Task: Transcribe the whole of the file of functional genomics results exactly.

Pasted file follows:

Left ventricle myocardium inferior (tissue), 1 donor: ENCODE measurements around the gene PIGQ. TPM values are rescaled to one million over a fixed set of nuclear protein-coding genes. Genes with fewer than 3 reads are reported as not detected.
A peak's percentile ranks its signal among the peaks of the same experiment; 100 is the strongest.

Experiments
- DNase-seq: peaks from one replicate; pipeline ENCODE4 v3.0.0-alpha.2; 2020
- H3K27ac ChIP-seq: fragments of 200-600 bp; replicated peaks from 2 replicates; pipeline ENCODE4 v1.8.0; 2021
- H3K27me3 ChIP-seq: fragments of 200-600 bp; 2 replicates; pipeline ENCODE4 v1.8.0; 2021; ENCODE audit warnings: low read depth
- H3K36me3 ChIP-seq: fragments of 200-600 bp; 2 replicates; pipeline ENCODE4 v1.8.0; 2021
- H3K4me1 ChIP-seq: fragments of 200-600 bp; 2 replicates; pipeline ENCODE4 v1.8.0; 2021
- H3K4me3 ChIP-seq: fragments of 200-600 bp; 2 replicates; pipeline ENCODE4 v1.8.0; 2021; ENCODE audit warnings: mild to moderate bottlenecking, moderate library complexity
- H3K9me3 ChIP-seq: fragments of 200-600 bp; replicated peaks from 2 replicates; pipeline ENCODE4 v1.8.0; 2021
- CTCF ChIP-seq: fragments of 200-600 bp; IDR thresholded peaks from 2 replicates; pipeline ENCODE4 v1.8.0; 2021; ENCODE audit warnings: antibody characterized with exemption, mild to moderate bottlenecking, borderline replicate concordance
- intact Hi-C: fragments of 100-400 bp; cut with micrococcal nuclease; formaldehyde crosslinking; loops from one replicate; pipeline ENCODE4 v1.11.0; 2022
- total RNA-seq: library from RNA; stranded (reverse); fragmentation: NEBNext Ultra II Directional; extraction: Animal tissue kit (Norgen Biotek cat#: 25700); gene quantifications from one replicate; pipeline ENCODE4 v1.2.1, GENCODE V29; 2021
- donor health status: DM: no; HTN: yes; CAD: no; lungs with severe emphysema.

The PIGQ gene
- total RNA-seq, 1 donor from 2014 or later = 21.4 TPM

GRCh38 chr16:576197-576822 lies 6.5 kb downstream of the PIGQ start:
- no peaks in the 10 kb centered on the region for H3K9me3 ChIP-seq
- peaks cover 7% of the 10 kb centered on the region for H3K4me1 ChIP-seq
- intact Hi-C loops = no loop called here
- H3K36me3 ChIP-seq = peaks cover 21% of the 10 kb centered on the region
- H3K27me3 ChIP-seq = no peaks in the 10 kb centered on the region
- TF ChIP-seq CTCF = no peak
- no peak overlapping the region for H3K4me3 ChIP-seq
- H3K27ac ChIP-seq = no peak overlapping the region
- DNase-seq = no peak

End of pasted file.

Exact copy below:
Left ventricle myocardium inferior (tissue), 1 donor: ENCODE measurements around the gene PIGQ. TPM values are rescaled to one million over a fixed set of nuclear protein-coding genes. Genes with fewer than 3 reads are reported as not detected.
A peak's percentile ranks its signal among the peaks of the same experiment; 100 is the strongest.

Experiments
- DNase-seq: peaks from one replicate; pipeline ENCODE4 v3.0.0-alpha.2; 2020
- H3K27ac ChIP-seq: fragments of 200-600 bp; replicated peaks from 2 replicates; pipeline ENCODE4 v1.8.0; 2021
- H3K27me3 ChIP-seq: fragments of 200-600 bp; 2 replicates; pipeline ENCODE4 v1.8.0; 2021; ENCODE audit warnings: low read depth
- H3K36me3 ChIP-seq: fragments of 200-600 bp; 2 replicates; pipeline ENCODE4 v1.8.0; 2021
- H3K4me1 ChIP-seq: fragments of 200-600 bp; 2 replicates; pipeline ENCODE4 v1.8.0; 2021
- H3K4me3 ChIP-seq: fragments of 200-600 bp; 2 replicates; pipeline ENCODE4 v1.8.0; 2021; ENCODE audit warnings: mild to moderate bottlenecking, moderate library complexity
- H3K9me3 ChIP-seq: fragments of 200-600 bp; replicated peaks from 2 replicates; pipeline ENCODE4 v1.8.0; 2021
- CTCF ChIP-seq: fragments of 200-600 bp; IDR thresholded peaks from 2 replicates; pipeline ENCODE4 v1.8.0; 2021; ENCODE audit warnings: antibody characterized with exemption, mild to moderate bottlenecking, borderline replicate concordance
- intact Hi-C: fragments of 100-400 bp; cut with micrococcal nuclease; formaldehyde crosslinking; loops from one replicate; pipeline ENCODE4 v1.11.0; 2022
- total RNA-seq: library from RNA; stranded (reverse); fragmentation: NEBNext Ultra II Directional; extraction: Animal tissue kit (Norgen Biotek cat#: 25700); gene quantifications from one replicate; pipeline ENCODE4 v1.2.1, GENCODE V29; 2021
- donor health status: DM: no; HTN: yes; CAD: no; lungs with severe emphysema.

The PIGQ gene
- total RNA-seq, 1 donor from 2014 or later = 21.4 TPM

GRCh38 chr16:576197-576822 lies 6.5 kb downstream of the PIGQ start:
- no peaks in the 10 kb centered on the region for H3K9me3 ChIP-seq
- peaks cover 7% of the 10 kb centered on the region for H3K4me1 ChIP-seq
- intact Hi-C loops = no loop called here
- H3K36me3 ChIP-seq = peaks cover 21% of the 10 kb centered on the region
- H3K27me3 ChIP-seq = no peaks in the 10 kb centered on the region
- TF ChIP-seq CTCF = no peak
- no peak overlapping the region for H3K4me3 ChIP-seq
- H3K27ac ChIP-seq = no peak overlapping the region
- DNase-seq = no peak